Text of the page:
8. Razor Scooters
Scooters have been around since the early 19th century, and during the Great Depression children cobbled together kick scooters with random wheels and pieces of scrap wood. In 2000, though, Micro Mobility Systems saw an opening for recreational scooters and created the Razor Scooter. These kick scooters took influence from bicycles (handlebars), rollerblades (wheel shape) and skateboards (deck) and effectively took the American public by storm. Five million Razor Scooters sold within six months of their launch. The kick scooter craze continued for a couple of years before electric scooters hit the streets. The Razor Scooter did something interesting, though. It competed with bikes and in some ways became the new skateboard for that brief window of time.
9. Silly Bandz
On a business trip to China in 2007, Robert Croak, president of BCP Imports, saw rubber bands shaped as animals and thought that if they were made a bit thicker, BCP could sell them as children’s fashion accessories. The result? Silly Bandz, silicone rubber bracelets made into the shapes of animals, letters, numbers and more. Silly Bandz launched in late 2008 and started to catch on in parts of the U.S. throughout the following year. Silly Bandz reached their fever pitch in 2010, when sales exceeded $100 million, and more than a million packs were sold each week across the globe. Silly Bandz became popular collectibles and were traded on playgrounds like playing cards, with kids wearing dozens of multicolored bands on each arm. The Silly Bandz phenomenon vanished almost as quickly as it had arrived, and Silly Bandz are now nothing more than repurposed rubber bands.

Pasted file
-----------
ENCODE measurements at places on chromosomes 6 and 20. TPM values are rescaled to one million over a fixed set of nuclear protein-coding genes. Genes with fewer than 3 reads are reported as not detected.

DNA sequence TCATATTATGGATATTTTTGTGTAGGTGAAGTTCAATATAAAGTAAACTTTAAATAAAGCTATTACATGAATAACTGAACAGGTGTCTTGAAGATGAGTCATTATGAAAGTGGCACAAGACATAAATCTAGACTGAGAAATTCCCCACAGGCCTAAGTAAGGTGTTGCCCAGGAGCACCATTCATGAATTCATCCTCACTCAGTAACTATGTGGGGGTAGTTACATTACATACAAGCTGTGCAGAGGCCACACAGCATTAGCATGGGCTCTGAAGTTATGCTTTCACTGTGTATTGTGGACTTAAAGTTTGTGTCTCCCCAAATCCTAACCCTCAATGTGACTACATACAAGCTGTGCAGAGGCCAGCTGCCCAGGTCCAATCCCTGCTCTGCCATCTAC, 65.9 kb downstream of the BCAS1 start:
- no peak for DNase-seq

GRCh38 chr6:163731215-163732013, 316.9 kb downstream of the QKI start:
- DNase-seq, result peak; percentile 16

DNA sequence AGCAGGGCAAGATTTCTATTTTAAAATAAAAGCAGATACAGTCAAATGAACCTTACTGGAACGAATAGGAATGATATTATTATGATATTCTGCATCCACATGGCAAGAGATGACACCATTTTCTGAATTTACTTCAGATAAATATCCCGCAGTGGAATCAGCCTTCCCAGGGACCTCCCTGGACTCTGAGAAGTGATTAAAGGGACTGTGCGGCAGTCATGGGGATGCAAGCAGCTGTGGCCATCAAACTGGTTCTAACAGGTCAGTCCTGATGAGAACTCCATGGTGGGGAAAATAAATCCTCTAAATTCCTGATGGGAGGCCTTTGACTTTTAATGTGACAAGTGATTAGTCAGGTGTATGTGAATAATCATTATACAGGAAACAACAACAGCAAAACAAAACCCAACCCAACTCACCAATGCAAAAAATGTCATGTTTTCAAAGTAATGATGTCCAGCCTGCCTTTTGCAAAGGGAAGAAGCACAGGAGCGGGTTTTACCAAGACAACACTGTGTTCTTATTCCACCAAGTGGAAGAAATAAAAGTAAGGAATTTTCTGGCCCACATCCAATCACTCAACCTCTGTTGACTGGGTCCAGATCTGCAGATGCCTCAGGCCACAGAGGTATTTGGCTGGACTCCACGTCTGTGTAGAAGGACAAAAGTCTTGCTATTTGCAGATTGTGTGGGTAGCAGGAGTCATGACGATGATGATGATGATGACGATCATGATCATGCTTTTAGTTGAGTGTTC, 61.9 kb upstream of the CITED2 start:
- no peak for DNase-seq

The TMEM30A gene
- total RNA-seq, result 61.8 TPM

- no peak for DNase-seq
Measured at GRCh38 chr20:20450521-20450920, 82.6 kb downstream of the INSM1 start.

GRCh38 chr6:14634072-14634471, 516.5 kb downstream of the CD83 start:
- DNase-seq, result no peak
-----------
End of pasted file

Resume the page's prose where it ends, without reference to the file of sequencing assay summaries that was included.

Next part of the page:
Which toy fads do you remember most?